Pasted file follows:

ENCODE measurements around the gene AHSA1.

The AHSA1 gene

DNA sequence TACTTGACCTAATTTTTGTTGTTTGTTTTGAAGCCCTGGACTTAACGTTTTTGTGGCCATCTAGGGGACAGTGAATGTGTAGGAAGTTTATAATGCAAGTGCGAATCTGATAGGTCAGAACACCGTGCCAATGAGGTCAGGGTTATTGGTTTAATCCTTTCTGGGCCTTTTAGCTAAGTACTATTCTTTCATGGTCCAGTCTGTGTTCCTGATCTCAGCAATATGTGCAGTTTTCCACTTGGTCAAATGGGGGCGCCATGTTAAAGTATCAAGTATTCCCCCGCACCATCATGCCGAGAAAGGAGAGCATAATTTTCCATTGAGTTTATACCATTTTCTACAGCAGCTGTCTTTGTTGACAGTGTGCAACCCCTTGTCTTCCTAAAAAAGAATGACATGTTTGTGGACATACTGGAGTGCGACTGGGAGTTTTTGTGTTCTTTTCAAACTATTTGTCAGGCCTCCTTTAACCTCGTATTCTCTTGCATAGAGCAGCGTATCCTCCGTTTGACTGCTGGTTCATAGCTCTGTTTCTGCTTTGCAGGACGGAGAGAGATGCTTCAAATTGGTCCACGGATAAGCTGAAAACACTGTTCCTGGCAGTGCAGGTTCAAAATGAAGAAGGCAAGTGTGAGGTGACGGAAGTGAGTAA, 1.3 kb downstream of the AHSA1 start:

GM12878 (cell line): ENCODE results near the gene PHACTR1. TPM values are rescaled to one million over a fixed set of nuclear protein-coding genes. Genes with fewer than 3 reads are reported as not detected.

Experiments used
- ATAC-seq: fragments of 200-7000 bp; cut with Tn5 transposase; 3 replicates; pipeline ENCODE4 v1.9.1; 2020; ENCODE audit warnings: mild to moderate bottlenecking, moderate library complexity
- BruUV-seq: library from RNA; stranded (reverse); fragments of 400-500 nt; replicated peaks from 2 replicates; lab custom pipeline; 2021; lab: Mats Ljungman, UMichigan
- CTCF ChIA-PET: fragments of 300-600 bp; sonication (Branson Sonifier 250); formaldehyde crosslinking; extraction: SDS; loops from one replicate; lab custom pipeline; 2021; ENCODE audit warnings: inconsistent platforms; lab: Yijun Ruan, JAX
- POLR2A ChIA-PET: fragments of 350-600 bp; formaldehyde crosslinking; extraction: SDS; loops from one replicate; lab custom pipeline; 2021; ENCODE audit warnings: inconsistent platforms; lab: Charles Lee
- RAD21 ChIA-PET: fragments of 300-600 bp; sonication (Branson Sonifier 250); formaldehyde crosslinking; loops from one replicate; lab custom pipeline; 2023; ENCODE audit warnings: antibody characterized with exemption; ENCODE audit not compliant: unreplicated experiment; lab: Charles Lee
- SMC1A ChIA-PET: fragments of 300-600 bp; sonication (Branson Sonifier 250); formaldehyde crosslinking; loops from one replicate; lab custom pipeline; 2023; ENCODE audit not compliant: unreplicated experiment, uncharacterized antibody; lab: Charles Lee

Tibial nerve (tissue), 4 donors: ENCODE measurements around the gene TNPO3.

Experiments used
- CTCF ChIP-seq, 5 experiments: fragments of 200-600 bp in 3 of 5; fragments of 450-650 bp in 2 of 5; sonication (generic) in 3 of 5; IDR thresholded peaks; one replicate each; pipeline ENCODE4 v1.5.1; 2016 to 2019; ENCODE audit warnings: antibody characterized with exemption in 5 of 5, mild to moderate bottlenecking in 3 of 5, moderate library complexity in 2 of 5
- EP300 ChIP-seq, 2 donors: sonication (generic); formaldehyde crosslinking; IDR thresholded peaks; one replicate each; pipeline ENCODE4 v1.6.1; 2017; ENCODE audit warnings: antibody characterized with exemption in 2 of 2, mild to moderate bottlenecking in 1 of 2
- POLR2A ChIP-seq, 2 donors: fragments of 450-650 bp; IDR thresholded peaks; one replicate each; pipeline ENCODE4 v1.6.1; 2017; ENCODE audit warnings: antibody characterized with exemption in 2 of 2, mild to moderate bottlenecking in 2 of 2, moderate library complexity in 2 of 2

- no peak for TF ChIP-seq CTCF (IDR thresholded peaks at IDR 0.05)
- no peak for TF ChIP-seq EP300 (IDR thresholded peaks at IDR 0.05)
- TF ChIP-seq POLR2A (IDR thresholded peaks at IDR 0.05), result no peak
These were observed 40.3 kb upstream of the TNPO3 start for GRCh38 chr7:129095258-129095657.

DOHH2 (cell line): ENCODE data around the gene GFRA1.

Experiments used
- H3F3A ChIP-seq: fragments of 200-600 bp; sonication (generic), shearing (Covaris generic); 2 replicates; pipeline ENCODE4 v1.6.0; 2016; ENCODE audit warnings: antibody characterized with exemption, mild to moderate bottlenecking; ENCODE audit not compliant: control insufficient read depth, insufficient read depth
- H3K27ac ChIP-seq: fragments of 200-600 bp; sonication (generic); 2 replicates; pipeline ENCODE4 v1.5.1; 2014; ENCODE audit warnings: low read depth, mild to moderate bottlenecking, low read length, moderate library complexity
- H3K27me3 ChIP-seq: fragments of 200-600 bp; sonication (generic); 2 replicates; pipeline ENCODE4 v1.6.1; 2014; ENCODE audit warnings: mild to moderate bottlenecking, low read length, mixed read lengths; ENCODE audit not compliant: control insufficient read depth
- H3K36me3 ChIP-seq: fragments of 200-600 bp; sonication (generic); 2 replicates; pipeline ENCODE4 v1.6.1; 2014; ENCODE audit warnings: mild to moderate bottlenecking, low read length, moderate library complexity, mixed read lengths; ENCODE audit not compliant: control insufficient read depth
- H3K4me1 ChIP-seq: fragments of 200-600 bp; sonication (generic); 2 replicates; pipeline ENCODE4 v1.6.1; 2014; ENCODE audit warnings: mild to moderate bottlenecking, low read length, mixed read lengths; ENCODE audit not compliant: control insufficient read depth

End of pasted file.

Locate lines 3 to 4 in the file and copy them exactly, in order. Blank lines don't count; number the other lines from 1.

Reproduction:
DNA sequence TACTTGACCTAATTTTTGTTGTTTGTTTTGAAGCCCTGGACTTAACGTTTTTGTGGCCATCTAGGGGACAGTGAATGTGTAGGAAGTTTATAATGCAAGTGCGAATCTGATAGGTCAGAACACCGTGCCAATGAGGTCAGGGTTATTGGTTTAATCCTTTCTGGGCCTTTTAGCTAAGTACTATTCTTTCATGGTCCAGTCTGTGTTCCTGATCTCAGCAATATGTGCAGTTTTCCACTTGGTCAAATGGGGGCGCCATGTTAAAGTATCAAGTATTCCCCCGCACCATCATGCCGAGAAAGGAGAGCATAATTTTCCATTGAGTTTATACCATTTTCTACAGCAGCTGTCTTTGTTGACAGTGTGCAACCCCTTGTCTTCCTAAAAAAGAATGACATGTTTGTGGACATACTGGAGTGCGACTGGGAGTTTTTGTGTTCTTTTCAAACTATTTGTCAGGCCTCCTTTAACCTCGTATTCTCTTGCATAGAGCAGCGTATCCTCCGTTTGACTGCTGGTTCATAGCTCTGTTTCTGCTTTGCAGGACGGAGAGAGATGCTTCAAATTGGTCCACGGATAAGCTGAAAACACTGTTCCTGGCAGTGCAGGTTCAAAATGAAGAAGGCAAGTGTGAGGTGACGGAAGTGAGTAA, 1.3 kb downstream of the AHSA1 start:

GM12878 (cell line): ENCODE results near the gene PHACTR1. TPM values are rescaled to one million over a fixed set of nuclear protein-coding genes. Genes with fewer than 3 reads are reported as not detected.